Bidding for Fresno County’s old juvenile hall site, put up for sale by supervisors earlier this year, got the silent treatment Tuesday at the Fresno County Board of Supervisors meeting.
In February, Fresno County supervisors placed a minimum bid of $4.386 million on the land, which was double the amount staff had suggested for the nearly 12.6 acres near Ventura Avenue and Tenth Street.
The county received no written bids, so supervisors asked audience members if they had an opening bid check to present. Nobody stepped forward.
Determining their price was not right, supervisors then voted to use staff’s earlier recommended price of $2.193 million.
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“I still saw this as the high side by pricing it at the bare land cost,” said Robert Bash, Fresno County’s director of Internal Services.
The land will be available to potential bidders again later this summer during a supervisors meeting.
County staff believes the 1970s-era buildings would not be useful for a new buyer and would be demolished. The best use for the land, once it’s cleared, would be for apartment-type housing, county officials say.
The Fresno Housing Authority wrote a letter to the county saying it had no interest in buying the land, said Bash.
Juvenile hall was closed in 2006. Some offices on a second parcel south of juvenile hall are in use for county probation and general services employees. An appraiser’s report for the county said that the buildings have outlived their economic and useful life due to their age, condition, design and purpose.
The land was bought by the county for $7,000 in 1897; and the cost for the county to maintain the property last year was $140,543, county documents say.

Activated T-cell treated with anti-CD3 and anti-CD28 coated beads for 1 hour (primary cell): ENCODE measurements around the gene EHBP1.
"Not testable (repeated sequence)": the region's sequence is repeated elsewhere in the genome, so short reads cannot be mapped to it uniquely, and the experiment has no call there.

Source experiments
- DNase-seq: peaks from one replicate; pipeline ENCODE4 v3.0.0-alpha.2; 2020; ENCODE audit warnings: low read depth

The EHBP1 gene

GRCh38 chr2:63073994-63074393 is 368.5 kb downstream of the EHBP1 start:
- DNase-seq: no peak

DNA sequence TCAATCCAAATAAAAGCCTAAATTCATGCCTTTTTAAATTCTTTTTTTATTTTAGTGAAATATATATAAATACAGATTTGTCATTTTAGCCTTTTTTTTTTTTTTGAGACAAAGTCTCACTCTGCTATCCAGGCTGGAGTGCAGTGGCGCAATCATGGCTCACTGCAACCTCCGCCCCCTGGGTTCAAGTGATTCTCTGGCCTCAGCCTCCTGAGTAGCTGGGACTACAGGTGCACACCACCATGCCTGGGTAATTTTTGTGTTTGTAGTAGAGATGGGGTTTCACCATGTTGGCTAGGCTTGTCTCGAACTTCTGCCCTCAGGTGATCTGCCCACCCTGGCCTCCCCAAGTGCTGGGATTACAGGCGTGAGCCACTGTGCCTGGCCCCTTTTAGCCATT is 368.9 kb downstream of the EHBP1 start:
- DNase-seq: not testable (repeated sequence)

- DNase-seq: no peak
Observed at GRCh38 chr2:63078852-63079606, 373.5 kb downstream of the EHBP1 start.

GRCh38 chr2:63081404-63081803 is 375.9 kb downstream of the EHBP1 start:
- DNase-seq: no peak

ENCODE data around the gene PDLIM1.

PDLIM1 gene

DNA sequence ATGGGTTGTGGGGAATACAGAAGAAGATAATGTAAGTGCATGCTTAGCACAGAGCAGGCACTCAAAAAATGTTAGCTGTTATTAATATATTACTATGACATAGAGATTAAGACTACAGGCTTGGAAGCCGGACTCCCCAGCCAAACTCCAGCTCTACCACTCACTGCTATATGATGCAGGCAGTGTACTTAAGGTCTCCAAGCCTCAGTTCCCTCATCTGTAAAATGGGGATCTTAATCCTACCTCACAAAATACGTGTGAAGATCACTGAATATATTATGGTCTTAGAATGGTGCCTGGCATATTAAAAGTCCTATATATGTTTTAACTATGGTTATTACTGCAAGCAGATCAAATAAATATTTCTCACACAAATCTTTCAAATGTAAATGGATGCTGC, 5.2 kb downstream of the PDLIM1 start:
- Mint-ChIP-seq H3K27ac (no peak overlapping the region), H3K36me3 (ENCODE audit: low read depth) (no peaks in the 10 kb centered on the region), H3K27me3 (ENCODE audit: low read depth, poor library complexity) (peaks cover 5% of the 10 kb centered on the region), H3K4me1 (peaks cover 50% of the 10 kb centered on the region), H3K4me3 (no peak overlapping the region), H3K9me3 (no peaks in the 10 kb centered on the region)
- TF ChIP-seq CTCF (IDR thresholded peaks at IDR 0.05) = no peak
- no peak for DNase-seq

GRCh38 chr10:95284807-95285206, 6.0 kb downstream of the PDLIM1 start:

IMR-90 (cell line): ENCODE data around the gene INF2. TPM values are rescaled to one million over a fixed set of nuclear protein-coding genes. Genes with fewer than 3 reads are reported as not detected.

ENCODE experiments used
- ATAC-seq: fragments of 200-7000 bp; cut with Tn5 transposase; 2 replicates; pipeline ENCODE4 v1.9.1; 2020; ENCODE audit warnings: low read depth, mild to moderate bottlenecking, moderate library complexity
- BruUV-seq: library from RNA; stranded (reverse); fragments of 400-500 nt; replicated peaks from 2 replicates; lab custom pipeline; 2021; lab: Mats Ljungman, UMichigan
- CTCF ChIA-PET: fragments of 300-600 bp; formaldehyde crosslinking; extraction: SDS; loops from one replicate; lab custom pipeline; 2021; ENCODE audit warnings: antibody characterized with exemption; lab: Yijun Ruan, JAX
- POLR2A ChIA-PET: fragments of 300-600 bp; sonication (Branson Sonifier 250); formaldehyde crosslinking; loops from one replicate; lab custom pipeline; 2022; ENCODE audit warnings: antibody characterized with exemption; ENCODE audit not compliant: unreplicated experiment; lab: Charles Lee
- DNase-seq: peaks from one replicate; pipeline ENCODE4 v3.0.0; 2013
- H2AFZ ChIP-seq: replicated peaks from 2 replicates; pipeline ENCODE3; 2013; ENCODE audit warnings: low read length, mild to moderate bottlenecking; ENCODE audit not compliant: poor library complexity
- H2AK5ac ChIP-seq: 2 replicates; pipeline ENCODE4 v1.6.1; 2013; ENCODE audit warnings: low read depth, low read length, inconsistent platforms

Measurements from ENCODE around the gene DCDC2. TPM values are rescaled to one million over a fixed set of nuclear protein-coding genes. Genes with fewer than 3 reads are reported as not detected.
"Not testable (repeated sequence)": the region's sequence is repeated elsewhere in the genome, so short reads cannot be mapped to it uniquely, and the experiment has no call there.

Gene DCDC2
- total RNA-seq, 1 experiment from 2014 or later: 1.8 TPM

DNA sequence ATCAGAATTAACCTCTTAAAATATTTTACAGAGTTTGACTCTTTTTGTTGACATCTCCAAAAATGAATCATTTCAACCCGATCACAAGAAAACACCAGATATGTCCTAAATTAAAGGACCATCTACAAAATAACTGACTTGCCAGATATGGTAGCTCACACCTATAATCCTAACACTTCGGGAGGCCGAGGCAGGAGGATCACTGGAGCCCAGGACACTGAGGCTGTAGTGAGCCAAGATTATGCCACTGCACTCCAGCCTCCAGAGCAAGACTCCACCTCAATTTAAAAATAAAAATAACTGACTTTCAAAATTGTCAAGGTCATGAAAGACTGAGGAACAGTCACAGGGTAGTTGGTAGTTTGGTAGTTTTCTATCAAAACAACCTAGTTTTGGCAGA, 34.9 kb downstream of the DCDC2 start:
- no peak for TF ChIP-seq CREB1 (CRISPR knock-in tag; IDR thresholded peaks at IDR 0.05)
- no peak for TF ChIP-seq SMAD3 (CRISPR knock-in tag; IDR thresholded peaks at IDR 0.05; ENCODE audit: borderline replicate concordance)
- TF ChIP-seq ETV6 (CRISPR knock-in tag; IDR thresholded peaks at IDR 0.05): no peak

Supervisor Debbie Poochigian said the new price was too low. The vote was 4-0 with Poochigian abstaining.
Supervisors want to use proceeds from the property sale to help pay for new county facilities, such as a sheriff’s substation in southeast Fresno and new offices for the district attorney.
In other discussion, supervisors voted to apply to the state for $1.5 million under the California Disaster Assistance Act to help reduce the effects of tree mortality in the foothills and mountains of eastern Fresno County. The county will put up a $500,000 match.
“Every little bit will help,” said David Pomaville, the county’s director of of Public Health. “It’s an initial request that’s part of the solution, but (if approved) it will keep us busy through the rest of the calendar year.”
He said tree mortality is a problem that will take several years to get under control, and he expects the county to make more funding requests through the California Disaster Assistance Act.
Fresno County officials estimate about $98 million is needed for dead-tree removal to protect county roadways and property. The county is focusing its efforts in the Shaver Lake area, Miramonte, Pinehurst and Meadow Lakes.
In addition to Fresno County, Cal Fire, Caltrans, U.S. Forest Service, Southern California Edison and Pacific Gas and Electric are cutting down trees in the foothills and mountains. Also, local Firesafe councils have gotten grants paid from property assessments in the so-called State Responsibility Area.
Supervisors also approved an environmental document for the replacement of the Italian Bar Bridge in eastern Fresno County. The bridge, which separates Fresno from Madera County, is about 6 miles north of Jose Basin Road, north of Auberry, and about 55 miles northeast of Fresno.
The project, which will cost $7.64 million, is funded by the federal Highway Bridge Program.